Date of Graduation
Epigenetics and Molecular Carcinogenesis
Doctor of Philosophy (PhD)
Mark Bedford, Ph.D.
Taiping Chen, Ph.D.
Sharon Y.R. Dent, Ph.D.
Rick A. Finch, Ph.D.
David G. Johnson, Ph.D.
PRMT5 is a member of a group of proteins that mediate arginine methylation. It is involved in diverse cellular processes, including cell differentiation, splicing, transcription elongation and epigenetic silencing, and its expression is dysregulated in many cancers. Due to its pleiotropic functions, PRMT5 is subject to multi-level regulation. Post-translational modification (PTM) of proteins can modulate an array of cellular processes by regulating both protein interactions and protein structural changes. PRMT5 is commonly found associated with other proteins; these interactions seem to control both its catalytic activity and its substrate specificity. Recently, it became clear that PRMT5 is phosphorylated at a number of residues, which prompted us to investigate whether phosphorylation of PRMT5 regulates its subcellular localization and/or substrate choice, by facilitating phospho-dependent protein-protein interactions.
To study how phosphorylation affects PRMT5 function, protein microarrays were used to identify novel phosphodependent-interacting proteins. This analysis revealed that phosphorylation mediates the interaction of PRMT5 with several SH2-domain containing proteins, 14-3-3 proteins and the FHA domain of MDC1. These novel phospho-dependent PRMT5 interactions suggest that crosstalk between kinases and arginine methyltransferases may play a pivotal role in modulating the different cellular functions of PRMT5.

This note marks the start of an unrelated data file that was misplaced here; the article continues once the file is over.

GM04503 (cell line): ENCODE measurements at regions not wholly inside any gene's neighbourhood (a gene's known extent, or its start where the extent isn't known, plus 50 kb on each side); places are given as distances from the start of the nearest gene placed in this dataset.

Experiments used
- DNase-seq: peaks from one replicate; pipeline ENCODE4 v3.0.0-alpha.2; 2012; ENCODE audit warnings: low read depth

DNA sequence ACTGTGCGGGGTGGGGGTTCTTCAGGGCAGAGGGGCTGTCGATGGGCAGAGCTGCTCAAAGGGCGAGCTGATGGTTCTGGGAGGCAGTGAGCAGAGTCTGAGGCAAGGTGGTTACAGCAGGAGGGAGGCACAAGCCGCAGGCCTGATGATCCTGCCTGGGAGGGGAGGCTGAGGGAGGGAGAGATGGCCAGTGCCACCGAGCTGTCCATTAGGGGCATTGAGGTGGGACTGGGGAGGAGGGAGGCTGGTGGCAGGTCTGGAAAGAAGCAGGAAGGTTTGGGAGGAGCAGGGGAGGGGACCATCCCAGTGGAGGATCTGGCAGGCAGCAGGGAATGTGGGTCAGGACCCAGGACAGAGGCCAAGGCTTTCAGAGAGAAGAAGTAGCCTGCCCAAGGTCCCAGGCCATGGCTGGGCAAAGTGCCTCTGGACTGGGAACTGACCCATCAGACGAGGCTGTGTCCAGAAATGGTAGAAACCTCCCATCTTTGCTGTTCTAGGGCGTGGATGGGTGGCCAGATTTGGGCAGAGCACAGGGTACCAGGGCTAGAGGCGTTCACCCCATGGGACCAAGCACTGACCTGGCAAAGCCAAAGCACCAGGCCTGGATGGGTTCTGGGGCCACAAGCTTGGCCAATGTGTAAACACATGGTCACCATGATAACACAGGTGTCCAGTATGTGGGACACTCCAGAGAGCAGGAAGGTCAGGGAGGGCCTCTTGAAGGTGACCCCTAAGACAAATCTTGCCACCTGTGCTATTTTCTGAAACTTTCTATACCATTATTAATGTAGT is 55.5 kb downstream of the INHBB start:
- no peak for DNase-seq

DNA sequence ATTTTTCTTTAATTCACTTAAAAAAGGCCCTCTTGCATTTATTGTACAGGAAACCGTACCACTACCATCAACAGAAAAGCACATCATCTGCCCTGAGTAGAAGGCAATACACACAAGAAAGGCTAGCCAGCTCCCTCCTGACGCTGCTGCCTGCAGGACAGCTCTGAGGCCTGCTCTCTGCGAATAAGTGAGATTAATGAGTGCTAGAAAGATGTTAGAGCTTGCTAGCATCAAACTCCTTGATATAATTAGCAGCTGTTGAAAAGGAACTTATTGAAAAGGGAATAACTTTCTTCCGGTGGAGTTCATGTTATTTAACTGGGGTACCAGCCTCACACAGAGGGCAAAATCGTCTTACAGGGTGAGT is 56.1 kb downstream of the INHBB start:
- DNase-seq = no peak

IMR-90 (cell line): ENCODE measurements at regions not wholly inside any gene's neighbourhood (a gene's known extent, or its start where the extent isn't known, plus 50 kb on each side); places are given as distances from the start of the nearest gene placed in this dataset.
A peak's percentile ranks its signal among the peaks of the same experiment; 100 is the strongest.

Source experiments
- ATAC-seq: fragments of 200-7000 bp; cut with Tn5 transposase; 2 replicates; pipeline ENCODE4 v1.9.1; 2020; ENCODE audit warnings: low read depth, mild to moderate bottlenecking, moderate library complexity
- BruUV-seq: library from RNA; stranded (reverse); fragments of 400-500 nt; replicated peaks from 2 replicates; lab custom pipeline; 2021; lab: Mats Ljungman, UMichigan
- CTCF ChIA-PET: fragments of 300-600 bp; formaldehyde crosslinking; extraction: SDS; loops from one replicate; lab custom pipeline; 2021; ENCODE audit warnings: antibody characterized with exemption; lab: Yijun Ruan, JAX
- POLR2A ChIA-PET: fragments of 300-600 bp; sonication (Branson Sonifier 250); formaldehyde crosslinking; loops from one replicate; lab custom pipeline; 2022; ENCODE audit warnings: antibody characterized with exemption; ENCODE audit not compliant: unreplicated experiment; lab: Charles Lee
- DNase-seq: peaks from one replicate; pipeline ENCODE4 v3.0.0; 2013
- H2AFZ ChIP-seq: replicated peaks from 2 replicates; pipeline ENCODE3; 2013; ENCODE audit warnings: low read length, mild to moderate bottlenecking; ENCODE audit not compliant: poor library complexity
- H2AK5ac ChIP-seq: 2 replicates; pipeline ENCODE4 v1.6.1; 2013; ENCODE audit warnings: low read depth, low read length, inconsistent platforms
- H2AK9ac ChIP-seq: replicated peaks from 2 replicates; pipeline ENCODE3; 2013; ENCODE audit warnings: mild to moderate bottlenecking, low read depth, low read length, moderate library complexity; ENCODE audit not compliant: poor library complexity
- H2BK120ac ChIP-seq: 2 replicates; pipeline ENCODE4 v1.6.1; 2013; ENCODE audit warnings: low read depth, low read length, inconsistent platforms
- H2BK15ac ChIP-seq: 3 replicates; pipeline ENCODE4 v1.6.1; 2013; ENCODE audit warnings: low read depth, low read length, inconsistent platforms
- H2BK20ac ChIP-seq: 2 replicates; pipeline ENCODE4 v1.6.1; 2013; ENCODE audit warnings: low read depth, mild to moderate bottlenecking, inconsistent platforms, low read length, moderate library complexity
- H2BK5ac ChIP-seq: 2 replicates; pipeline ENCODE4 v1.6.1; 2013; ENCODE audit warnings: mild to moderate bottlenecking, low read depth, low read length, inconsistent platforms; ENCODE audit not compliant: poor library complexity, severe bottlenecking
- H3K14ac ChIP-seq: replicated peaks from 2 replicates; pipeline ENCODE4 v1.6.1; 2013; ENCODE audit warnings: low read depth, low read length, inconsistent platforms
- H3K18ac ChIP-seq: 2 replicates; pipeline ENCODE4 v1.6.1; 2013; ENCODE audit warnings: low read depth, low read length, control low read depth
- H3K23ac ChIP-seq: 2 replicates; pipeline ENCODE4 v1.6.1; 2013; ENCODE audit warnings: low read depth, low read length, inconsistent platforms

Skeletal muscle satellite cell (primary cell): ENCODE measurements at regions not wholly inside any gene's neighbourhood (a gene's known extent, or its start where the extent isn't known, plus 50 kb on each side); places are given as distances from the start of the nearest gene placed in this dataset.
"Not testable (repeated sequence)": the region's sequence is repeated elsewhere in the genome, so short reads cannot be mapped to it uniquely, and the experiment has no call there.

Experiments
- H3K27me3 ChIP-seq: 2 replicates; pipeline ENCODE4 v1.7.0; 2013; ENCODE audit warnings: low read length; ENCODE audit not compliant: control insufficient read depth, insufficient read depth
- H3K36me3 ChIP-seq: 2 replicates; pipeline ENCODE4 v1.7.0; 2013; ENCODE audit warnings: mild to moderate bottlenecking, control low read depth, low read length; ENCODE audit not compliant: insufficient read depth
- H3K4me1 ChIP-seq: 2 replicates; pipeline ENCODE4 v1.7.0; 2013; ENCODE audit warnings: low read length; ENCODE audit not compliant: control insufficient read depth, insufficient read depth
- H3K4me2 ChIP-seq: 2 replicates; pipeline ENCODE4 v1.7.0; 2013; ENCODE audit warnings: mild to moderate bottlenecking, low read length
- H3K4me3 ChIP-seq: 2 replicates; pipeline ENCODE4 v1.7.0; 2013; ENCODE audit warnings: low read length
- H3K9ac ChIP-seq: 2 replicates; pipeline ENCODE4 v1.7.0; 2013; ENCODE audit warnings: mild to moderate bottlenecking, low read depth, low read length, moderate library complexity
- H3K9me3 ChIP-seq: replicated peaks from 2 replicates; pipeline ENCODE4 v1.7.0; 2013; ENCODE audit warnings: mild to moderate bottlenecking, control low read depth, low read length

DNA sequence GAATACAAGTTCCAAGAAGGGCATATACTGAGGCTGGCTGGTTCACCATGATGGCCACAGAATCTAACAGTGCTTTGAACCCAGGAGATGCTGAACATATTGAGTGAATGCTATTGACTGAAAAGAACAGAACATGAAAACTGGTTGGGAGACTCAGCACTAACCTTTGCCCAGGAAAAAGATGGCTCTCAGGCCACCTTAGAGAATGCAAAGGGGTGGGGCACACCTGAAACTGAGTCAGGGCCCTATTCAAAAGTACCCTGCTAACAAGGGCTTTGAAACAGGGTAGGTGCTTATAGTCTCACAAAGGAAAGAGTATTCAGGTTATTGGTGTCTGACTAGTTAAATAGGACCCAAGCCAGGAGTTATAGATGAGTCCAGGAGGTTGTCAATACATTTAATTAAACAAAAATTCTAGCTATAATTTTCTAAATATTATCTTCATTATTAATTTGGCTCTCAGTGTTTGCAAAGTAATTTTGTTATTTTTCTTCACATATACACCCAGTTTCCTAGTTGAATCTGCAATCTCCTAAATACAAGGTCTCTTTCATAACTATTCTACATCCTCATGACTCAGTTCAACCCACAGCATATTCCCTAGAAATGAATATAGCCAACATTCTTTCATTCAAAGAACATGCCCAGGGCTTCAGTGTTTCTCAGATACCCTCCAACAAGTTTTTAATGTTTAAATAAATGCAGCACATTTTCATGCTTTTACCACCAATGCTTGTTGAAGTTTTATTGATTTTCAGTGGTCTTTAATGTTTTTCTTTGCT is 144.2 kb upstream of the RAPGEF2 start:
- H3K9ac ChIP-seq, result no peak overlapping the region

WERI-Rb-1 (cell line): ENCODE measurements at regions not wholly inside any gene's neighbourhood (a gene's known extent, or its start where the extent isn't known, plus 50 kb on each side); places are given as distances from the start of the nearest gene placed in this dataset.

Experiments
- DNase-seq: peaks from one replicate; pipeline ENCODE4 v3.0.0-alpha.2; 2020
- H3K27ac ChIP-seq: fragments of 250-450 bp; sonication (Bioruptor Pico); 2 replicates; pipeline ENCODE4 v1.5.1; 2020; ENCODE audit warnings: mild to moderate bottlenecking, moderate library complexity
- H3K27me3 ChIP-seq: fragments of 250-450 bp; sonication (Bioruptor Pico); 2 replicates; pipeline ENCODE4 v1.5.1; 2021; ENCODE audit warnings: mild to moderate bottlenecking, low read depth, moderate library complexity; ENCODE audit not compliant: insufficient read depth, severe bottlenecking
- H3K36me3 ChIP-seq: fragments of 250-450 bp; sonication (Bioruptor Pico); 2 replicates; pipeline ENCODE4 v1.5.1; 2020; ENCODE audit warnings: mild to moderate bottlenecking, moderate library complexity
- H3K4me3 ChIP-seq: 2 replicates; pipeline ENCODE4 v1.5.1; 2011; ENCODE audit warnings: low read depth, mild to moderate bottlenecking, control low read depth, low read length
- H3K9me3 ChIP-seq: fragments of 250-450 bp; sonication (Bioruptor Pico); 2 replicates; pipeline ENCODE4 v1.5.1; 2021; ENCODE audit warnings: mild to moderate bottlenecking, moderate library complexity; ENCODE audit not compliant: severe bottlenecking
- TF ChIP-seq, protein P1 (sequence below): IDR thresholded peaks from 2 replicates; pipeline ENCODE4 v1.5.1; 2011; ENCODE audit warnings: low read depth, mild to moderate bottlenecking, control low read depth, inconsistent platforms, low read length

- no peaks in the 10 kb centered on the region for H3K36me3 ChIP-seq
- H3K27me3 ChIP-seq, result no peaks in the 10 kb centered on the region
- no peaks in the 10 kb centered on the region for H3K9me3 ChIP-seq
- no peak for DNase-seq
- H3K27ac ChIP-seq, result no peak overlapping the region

Additionally, we have found that the C-terminal region of PRMT5 has a recognition motif shared by PDZ domains and 14-3-3 proteins. In order to bind to this motif, 14-3-3 proteins require the C-terminus to be phosphorylated, while PDZ domain recognition is phospho-independent. From these data, a new regulatory mechanism that affects PRMT5 behavior was proposed; the action of kinases and phosphatases on PRMT5 may function as a switch to regulate interactions between 14-3-3 and PDZ domain-containing proteins. We additionally observed this paradigm with a number of proteins, suggesting that this phosphorylation dependent switch, regulating binding to 14-3-3 and PDZ domains, occurs in a wide range of protein-protein interactions.
Among the recently discovered PDZ-binding partners, we have found that PRMT5 interacts with NHERF2, a membrane-associated protein that regulates the sodium ion exchanger NHE3. Through this interaction, PRMT5 is placed in close proximity to the membrane and therefore may regulate the influx of ions through selective ion channels. Overall, we hypothesize that the direct interaction of PRMT5 with selected partners mediates the appropriate localization of PRMT5, allowing it to methylate specific substrates.
Physiological processes including muscle contraction, cell homeostasis and neurotransmission are controlled by the selective conduction of ions across cell membranes. Ion channels and exchangers are proteins that span cell membranes and form channels or pores, facilitating the movement of ions in and out of cells. Abnormal cellular response to the microenvironment is one of the key factors in the progression of many diseases. To study the role of the C-terminus of PRMT5 in vivo, we used CRISPR/Cas9 technology to create a mouse with the last six amino acids of PRMT5 replaced with an HA tag, as well with an altered PRMT5 C-terminus. Both mouse models lack the critical 14-3-3/PDZ binding motif. This approach revealed that the C-terminus of PRMT5 is essential for viability as no homozygous mutant embryos were recovered. Likewise, no homozygous PRMT5Δ+HA ES cell lines could be created. The results described here represent progress toward understanding PRMT5 function and regulation.
PRMT5, phosphorylation, interactions, domain, protein microarray, SH2, PDZ, 14-3-3, FHA